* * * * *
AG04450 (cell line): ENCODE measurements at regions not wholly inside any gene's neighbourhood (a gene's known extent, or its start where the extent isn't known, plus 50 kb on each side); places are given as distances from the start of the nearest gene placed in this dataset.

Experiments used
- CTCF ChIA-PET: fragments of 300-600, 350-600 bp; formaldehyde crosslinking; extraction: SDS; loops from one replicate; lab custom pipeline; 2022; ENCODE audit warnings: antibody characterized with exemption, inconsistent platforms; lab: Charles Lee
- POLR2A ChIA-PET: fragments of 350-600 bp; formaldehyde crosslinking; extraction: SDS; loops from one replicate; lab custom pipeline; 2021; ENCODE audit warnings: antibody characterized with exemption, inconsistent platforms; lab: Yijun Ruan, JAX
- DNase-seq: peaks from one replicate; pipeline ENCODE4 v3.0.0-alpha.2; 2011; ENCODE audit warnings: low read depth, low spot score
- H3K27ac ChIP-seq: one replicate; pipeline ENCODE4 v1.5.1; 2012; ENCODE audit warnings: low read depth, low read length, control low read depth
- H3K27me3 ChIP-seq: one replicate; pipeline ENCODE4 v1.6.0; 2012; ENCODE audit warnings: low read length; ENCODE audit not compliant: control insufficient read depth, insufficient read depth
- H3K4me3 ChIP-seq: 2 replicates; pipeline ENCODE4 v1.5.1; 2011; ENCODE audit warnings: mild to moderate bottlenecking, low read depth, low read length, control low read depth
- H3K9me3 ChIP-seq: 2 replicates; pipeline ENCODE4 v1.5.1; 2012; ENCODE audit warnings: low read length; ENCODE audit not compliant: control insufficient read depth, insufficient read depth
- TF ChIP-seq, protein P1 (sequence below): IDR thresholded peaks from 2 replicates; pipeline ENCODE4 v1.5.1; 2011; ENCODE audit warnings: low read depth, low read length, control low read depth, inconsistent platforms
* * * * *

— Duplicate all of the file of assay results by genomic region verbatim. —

AG04450 (cell line): ENCODE measurements at regions not wholly inside any gene's neighbourhood (a gene's known extent, or its start where the extent isn't known, plus 50 kb on each side); places are given as distances from the start of the nearest gene placed in this dataset.

Experiments used
- CTCF ChIA-PET: fragments of 300-600, 350-600 bp; formaldehyde crosslinking; extraction: SDS; loops from one replicate; lab custom pipeline; 2022; ENCODE audit warnings: antibody characterized with exemption, inconsistent platforms; lab: Charles Lee
- POLR2A ChIA-PET: fragments of 350-600 bp; formaldehyde crosslinking; extraction: SDS; loops from one replicate; lab custom pipeline; 2021; ENCODE audit warnings: antibody characterized with exemption, inconsistent platforms; lab: Yijun Ruan, JAX
- DNase-seq: peaks from one replicate; pipeline ENCODE4 v3.0.0-alpha.2; 2011; ENCODE audit warnings: low read depth, low spot score
- H3K27ac ChIP-seq: one replicate; pipeline ENCODE4 v1.5.1; 2012; ENCODE audit warnings: low read depth, low read length, control low read depth
- H3K27me3 ChIP-seq: one replicate; pipeline ENCODE4 v1.6.0; 2012; ENCODE audit warnings: low read length; ENCODE audit not compliant: control insufficient read depth, insufficient read depth
- H3K4me3 ChIP-seq: 2 replicates; pipeline ENCODE4 v1.5.1; 2011; ENCODE audit warnings: mild to moderate bottlenecking, low read depth, low read length, control low read depth
- H3K9me3 ChIP-seq: 2 replicates; pipeline ENCODE4 v1.5.1; 2012; ENCODE audit warnings: low read length; ENCODE audit not compliant: control insufficient read depth, insufficient read depth
- TF ChIP-seq, protein P1 (sequence below): IDR thresholded peaks from 2 replicates; pipeline ENCODE4 v1.5.1; 2011; ENCODE audit warnings: low read depth, low read length, control low read depth, inconsistent platforms